by Naomi Vanek
Rabbi Joseph Levine was the thirteenth child of immigrant parents from Russia. He grew up in a traditional home in Pennsylvania. As a young man, however, he came under the influence of Rabbi Stephen S. Wise, who represented for him an American rabbi, living out his ancient heritage in a modern democratic nation. America was a marvel to my father and its heroes were real to him. Rabbi Wise encouraged his ambition to become a rabbi.
When the Jewish community of Texarkana asked him to be their rabbi in the 1950s, it was a marriage made in heaven. They were becoming more open and American, including developing relationships with the Christians of Texarkana. My father reached out to all, and they welcomed him in turn. The Jewish and Christian groups met in synagogues and churches, shared ritual and symbolism, and learned the value of each other’s traditions without fear.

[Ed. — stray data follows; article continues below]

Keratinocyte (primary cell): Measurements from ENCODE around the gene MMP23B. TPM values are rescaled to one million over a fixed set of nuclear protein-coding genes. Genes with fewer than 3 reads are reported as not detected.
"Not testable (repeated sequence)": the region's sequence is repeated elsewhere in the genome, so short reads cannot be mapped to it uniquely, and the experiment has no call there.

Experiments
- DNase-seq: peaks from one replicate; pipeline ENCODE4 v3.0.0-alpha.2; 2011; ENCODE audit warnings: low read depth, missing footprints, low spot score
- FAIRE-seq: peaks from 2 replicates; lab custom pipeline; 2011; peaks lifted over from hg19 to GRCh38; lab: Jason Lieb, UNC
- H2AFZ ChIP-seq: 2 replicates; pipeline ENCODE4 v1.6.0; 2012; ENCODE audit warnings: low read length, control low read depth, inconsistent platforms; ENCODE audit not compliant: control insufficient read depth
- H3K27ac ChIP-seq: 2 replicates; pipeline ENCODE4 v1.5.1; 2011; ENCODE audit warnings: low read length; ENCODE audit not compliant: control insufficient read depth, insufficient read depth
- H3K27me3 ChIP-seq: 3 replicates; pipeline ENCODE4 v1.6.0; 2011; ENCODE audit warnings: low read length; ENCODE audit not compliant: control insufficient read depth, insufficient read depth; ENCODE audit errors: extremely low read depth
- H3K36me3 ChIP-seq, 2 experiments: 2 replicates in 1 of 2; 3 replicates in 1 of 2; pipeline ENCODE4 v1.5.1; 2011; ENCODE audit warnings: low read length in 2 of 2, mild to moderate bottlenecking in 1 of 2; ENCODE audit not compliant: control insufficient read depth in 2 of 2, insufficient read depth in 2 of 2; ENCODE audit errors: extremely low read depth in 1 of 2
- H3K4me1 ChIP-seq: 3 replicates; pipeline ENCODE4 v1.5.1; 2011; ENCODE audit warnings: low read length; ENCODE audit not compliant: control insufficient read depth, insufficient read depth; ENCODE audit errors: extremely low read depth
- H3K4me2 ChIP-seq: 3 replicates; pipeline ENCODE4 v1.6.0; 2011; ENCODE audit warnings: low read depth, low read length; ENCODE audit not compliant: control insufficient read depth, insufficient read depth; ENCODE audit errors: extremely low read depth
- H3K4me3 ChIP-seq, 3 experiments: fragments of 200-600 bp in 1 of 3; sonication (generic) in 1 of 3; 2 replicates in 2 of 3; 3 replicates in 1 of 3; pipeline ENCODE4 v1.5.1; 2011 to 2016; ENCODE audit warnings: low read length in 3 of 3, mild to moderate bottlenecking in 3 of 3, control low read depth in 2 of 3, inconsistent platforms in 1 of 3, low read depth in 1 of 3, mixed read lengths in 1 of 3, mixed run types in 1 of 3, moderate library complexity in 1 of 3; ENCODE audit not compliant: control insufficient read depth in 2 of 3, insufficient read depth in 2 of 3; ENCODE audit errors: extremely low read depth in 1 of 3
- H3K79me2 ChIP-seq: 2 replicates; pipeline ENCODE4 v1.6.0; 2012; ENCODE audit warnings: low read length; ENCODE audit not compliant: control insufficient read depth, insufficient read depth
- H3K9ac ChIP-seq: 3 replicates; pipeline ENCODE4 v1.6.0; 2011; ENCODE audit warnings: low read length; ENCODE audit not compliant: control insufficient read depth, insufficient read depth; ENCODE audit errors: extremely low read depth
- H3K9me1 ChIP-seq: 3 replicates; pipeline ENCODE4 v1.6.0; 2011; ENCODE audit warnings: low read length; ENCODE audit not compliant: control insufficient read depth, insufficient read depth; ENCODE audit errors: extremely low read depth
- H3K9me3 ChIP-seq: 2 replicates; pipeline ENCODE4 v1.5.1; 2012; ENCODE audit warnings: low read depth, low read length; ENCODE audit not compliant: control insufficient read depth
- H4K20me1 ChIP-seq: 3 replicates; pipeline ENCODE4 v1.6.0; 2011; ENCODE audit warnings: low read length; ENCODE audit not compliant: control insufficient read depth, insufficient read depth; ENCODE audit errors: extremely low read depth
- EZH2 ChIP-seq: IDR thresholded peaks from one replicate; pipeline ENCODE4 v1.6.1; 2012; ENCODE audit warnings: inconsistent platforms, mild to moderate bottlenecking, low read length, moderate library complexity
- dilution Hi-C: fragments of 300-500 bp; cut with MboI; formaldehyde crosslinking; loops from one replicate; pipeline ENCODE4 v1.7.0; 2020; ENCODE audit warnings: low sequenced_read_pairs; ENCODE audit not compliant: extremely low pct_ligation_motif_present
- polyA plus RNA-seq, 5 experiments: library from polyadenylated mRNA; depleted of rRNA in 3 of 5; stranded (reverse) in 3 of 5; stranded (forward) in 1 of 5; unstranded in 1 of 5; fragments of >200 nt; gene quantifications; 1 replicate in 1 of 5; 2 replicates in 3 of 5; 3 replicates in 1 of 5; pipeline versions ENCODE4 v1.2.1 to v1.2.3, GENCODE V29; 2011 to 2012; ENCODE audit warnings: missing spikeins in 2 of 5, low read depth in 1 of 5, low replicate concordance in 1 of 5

The congregation of Mount Sinai respected and admired his efforts; they felt him to be a spiritual figure. They loved and cared for him when he was old. This was the place that my father could call home for the last twenty-five years, the most fulfilling, of his career.
My father had the capacity which only truly religious people had – a sense of being a child of God, delighting in the simplest of gifts. When, in his elder years, I drove him to the supermarket, we met people whom he knew and he introduced me with pride. This was his family.
The Talmud suggests one may join eternal life in one moment. If there is truth in that saying, then my stay in Texarkana with my father in his last years was that moment. I knew that Texarkana had found its rabbi, and I, my father.
I am very happy to have dedicated the Presidential Lobby at the Academy to my father’s memory. He would appreciate the kind of outreach and openness that the Academy represents.